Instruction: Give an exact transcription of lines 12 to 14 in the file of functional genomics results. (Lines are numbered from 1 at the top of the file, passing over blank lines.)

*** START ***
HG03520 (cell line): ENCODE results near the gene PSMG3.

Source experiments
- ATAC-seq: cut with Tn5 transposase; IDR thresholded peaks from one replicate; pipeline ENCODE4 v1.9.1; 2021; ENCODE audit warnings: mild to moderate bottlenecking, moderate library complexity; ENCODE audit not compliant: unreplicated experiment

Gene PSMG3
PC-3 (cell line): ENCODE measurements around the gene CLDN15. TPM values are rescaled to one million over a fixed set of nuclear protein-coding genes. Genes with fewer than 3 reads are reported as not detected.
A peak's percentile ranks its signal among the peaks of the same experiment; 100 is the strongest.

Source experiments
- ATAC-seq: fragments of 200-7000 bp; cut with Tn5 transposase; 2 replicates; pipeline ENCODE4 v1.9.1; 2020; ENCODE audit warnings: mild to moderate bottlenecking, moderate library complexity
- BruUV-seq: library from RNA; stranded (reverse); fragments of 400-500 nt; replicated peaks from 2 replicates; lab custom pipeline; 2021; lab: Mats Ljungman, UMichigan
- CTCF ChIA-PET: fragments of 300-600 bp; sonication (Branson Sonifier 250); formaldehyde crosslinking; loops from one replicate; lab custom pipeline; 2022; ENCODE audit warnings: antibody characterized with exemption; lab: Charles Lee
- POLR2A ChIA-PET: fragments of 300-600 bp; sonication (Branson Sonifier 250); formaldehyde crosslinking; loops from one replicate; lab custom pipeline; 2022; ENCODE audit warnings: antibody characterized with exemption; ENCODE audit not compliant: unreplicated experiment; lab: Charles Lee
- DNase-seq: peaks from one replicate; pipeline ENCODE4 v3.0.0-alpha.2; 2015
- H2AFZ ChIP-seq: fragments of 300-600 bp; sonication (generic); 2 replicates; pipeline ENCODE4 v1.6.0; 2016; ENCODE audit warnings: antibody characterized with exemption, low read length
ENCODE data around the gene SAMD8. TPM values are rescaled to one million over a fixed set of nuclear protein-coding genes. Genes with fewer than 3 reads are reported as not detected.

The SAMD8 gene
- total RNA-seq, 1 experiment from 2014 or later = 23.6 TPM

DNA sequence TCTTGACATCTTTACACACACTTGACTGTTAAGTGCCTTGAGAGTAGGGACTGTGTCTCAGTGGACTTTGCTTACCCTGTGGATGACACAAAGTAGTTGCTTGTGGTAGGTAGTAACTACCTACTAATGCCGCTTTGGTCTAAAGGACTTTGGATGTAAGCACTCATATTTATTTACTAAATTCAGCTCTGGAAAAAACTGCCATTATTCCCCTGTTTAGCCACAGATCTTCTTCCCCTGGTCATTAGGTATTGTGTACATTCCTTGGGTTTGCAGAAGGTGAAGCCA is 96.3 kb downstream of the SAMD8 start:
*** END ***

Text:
- DNase-seq: peaks from one replicate; pipeline ENCODE4 v3.0.0-alpha.2; 2015
- H2AFZ ChIP-seq: fragments of 300-600 bp; sonication (generic); 2 replicates; pipeline ENCODE4 v1.6.0; 2016; ENCODE audit warnings: antibody characterized with exemption, low read length
ENCODE data around the gene SAMD8. TPM values are rescaled to one million over a fixed set of nuclear protein-coding genes. Genes with fewer than 3 reads are reported as not detected.